Maybe what makes these situations different is the acceptance part. I think the depth of grief itself is pretty much the same. As individuals, we grieve until we reach that point and there is finally peace. However, our grief journeys are not all the same. It is quite possible to meet someone and really click with that person. I think it is wise to go slow, but as far as judging, there is no set length of time people grieve. Remember, some people will talk whatever you do! There are women that fear you want their husbands if you so much as talk to them or ask a question. We all need to follow our hearts and do whatever we think will bring us happiness and worry less about someone else’s opinion.
Didn’t mean to stray from the original topic, but I am not totally clear on the question (statement). Is this a situation you are presently in or is this something you fear might happen if you were to enter into a relationship? Are you concerned that you may subconsciously compare them and that maybe, they won’t measure up? I hope you will come back and clarify.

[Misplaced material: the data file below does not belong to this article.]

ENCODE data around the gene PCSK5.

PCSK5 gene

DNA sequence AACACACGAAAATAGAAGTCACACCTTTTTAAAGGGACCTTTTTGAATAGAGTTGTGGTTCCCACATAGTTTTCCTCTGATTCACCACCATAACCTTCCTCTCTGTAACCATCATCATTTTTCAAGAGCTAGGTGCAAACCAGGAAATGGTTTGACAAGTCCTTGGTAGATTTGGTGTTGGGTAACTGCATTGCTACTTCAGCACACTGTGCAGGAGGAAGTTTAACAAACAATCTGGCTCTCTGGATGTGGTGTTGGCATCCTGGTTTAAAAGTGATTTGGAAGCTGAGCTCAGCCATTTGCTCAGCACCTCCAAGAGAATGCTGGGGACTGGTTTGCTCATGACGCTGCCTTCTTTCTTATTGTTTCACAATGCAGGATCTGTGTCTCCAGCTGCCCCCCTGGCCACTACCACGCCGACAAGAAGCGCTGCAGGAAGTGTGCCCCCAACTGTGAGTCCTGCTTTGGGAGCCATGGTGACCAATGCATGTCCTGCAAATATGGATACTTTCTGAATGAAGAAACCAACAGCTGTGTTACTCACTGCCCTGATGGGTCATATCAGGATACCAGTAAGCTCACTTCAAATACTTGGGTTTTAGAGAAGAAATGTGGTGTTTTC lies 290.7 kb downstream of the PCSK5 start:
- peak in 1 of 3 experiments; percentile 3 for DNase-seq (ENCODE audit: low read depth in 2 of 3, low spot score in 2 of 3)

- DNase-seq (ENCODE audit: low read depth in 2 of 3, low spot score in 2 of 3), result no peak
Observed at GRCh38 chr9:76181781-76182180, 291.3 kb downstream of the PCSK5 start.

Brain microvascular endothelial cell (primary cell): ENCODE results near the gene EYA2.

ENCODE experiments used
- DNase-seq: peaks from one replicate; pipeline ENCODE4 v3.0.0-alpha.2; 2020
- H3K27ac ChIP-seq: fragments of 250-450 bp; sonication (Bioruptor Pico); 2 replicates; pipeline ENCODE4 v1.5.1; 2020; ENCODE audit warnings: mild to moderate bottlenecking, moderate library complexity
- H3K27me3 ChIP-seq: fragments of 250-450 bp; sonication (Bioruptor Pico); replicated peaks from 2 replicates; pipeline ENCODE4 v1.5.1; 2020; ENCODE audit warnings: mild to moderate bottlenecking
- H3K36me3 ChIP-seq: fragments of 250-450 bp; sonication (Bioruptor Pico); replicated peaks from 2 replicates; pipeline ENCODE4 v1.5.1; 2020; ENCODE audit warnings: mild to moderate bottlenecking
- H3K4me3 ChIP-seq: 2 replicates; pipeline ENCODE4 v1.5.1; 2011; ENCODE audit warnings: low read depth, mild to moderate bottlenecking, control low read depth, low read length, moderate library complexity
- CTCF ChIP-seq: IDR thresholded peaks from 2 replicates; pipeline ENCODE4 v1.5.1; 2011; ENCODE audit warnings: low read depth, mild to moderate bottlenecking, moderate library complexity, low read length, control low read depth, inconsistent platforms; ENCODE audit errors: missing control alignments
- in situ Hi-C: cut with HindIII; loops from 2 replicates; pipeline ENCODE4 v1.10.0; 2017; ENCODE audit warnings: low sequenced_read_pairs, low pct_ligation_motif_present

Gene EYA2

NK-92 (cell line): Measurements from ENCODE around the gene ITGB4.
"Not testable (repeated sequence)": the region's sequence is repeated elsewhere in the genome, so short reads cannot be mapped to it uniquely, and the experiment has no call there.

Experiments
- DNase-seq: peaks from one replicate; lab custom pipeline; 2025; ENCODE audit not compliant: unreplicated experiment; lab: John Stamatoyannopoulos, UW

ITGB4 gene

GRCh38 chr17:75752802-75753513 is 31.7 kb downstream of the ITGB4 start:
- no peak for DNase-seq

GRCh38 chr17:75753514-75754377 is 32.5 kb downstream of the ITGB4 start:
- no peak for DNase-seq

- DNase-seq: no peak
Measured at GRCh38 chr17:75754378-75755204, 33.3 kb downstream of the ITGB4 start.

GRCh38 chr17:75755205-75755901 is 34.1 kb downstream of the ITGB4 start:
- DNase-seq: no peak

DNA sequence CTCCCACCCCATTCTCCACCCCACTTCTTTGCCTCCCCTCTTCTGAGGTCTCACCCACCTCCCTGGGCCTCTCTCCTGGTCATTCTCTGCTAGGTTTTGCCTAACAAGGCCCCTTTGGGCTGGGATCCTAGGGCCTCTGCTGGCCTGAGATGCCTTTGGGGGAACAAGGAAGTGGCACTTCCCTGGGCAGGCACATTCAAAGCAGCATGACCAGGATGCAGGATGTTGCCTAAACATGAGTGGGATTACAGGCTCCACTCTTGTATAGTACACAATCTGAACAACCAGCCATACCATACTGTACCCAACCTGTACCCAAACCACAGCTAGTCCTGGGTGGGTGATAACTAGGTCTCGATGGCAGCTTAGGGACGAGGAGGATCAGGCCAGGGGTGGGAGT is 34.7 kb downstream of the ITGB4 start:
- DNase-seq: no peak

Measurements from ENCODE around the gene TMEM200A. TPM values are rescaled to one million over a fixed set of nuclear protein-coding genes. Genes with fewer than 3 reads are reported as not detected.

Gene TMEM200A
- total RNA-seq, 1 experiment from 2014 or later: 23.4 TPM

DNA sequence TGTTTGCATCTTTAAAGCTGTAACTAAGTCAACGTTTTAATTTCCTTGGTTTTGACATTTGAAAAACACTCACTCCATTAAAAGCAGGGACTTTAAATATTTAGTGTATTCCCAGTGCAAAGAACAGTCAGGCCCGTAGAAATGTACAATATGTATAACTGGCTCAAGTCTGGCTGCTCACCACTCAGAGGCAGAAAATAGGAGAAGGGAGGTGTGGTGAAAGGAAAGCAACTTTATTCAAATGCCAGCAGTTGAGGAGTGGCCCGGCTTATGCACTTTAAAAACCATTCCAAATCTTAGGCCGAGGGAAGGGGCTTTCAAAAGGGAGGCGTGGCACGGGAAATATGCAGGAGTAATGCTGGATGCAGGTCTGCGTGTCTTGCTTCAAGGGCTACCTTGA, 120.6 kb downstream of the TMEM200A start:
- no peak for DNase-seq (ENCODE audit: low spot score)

So Very well said!! I was the primary caregiver for My late wife who had ALS for over 5 years. In my case My Children and I knew what was coming. Just not when. We started to grieve her loss years before she left us. I had become a nurse/ caregiver the last 2 years and my role as a husband was really over at that point in a way. The love for her never changed. Everyone's situation is vastly different. Thanks for putting something into words I'd never been able to.
Hi Callie2. You asked: “ Is this a situation you are presently in or is this something you fear might happen if you were to enter into a relationship? Are you concerned that you may subconsciously compare them and that maybe, they won’t measure up? I hope you will come back and clarify.“
I just thought the article was interesting and might be helpful. I don’t have feelings one way or the other.
It is just two months since my wife died and I am not even near ready to consider dating again. I don’t know if I ever will.